Together, the ORFA and Jet Ice Ltd. continue to provide the recognized industry leading standard for professional development in ice-making principles and application techniques for all ice technicians. It is important to note that litigation involving ice condition will almost always use the ORFA Ice Making and Painting Technologies course materials as the proven acceptable industry standard to be met. Knowing and applying these established principles is essential to reducing ice arena risk of liability.

    Creating a durable sheet of ice requires a clear understanding of the ice making venue and its mechanical ability and limitations. This environment will include basic yet essential scientific principles surrounding air, water, ice paint, logo materials and HVAC-R systems. Building on the theory gained in the refrigeration classes, this course will enhance the participants’ knowledge, while increasing their operational effectiveness through a clear understanding of proven ice installation principles and techniques. Risk and hazards associated with ice making are also reviewed so that participants are aware of the hidden dangers associated with this task.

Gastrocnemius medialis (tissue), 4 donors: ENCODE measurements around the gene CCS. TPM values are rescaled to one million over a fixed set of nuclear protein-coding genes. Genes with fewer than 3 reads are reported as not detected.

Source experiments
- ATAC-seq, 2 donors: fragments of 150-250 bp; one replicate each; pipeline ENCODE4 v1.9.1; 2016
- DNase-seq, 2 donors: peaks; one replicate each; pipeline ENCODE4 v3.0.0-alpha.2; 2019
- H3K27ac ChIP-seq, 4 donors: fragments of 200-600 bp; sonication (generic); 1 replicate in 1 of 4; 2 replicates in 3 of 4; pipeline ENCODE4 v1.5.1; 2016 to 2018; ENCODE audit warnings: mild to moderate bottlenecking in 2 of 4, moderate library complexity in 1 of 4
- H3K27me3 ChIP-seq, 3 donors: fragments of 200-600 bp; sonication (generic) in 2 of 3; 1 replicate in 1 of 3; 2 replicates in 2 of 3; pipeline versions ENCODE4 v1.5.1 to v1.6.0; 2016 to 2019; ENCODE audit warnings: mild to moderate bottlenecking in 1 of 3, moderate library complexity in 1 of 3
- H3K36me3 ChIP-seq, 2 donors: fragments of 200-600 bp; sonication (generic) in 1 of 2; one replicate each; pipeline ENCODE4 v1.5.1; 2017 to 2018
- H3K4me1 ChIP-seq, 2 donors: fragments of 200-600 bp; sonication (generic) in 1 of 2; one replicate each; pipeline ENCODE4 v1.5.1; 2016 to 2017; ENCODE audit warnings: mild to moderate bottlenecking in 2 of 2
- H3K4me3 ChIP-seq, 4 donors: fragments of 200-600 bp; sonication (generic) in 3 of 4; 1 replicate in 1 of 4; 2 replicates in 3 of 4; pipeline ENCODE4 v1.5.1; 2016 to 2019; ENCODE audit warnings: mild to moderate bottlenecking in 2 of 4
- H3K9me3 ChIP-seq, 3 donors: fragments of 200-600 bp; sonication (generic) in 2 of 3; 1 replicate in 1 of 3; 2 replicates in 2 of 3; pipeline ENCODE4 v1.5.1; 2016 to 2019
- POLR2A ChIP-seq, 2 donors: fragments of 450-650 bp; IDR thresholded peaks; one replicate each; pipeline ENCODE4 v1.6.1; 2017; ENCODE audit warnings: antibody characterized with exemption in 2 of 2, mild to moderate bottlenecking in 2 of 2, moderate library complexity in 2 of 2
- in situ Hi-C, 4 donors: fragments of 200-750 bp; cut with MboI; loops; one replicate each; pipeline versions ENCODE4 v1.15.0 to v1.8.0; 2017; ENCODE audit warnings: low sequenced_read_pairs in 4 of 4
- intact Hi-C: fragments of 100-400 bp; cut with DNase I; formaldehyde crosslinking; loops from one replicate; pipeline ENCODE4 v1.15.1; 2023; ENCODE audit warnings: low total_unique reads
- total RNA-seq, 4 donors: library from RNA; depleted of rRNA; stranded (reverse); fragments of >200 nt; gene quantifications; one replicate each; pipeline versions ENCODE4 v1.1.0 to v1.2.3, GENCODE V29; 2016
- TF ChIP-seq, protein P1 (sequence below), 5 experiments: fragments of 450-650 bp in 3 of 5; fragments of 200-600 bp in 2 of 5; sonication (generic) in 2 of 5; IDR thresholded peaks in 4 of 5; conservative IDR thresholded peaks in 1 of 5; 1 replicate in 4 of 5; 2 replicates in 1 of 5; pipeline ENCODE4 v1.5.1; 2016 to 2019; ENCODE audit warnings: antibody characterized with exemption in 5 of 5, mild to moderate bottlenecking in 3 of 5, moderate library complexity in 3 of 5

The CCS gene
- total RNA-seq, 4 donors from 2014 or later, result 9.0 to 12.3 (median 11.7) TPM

Topics include:

    Module 1 – A History of Ice
    Module 2 – Facility Preparations
    Module 3 – The Ice Bowl
    Module 4 – Making New Ice
    Module 5 – Painting Ice White
    Module 6 – Ice Sport Markings
    Module 7 – Ice Rink Energy Reduction

    Workplace-Specific Training: A reminder is given to facility supervisory staff that to complete the educational process successful participants must return to work and be provided with workplace-specific training.